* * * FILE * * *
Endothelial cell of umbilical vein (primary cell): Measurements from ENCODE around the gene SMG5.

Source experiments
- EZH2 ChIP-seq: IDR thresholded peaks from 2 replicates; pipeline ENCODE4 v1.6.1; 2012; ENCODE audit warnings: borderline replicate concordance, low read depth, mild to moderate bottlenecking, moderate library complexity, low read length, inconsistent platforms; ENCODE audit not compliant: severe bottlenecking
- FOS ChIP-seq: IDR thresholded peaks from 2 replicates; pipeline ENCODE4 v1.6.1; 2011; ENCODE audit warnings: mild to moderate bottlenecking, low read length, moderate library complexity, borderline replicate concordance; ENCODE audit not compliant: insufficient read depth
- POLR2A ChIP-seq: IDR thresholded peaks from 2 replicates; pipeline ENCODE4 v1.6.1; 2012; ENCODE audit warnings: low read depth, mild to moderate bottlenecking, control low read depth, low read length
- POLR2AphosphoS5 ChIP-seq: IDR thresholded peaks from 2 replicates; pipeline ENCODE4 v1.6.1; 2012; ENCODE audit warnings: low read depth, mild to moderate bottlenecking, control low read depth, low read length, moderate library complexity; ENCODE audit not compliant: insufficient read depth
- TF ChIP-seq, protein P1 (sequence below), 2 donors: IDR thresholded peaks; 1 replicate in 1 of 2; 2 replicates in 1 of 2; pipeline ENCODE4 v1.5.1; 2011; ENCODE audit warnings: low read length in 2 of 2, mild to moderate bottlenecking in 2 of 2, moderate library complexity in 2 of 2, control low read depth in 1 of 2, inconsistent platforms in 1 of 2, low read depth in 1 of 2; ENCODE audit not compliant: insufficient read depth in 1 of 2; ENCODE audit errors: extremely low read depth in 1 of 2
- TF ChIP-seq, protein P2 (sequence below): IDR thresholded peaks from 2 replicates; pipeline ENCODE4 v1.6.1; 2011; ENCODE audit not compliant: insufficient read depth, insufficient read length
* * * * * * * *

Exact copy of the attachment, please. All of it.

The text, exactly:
Endothelial cell of umbilical vein (primary cell): Measurements from ENCODE around the gene SMG5.

Source experiments
- EZH2 ChIP-seq: IDR thresholded peaks from 2 replicates; pipeline ENCODE4 v1.6.1; 2012; ENCODE audit warnings: borderline replicate concordance, low read depth, mild to moderate bottlenecking, moderate library complexity, low read length, inconsistent platforms; ENCODE audit not compliant: severe bottlenecking
- FOS ChIP-seq: IDR thresholded peaks from 2 replicates; pipeline ENCODE4 v1.6.1; 2011; ENCODE audit warnings: mild to moderate bottlenecking, low read length, moderate library complexity, borderline replicate concordance; ENCODE audit not compliant: insufficient read depth
- POLR2A ChIP-seq: IDR thresholded peaks from 2 replicates; pipeline ENCODE4 v1.6.1; 2012; ENCODE audit warnings: low read depth, mild to moderate bottlenecking, control low read depth, low read length
- POLR2AphosphoS5 ChIP-seq: IDR thresholded peaks from 2 replicates; pipeline ENCODE4 v1.6.1; 2012; ENCODE audit warnings: low read depth, mild to moderate bottlenecking, control low read depth, low read length, moderate library complexity; ENCODE audit not compliant: insufficient read depth
- TF ChIP-seq, protein P1 (sequence below), 2 donors: IDR thresholded peaks; 1 replicate in 1 of 2; 2 replicates in 1 of 2; pipeline ENCODE4 v1.5.1; 2011; ENCODE audit warnings: low read length in 2 of 2, mild to moderate bottlenecking in 2 of 2, moderate library complexity in 2 of 2, control low read depth in 1 of 2, inconsistent platforms in 1 of 2, low read depth in 1 of 2; ENCODE audit not compliant: insufficient read depth in 1 of 2; ENCODE audit errors: extremely low read depth in 1 of 2
- TF ChIP-seq, protein P2 (sequence below): IDR thresholded peaks from 2 replicates; pipeline ENCODE4 v1.6.1; 2011; ENCODE audit not compliant: insufficient read depth, insufficient read length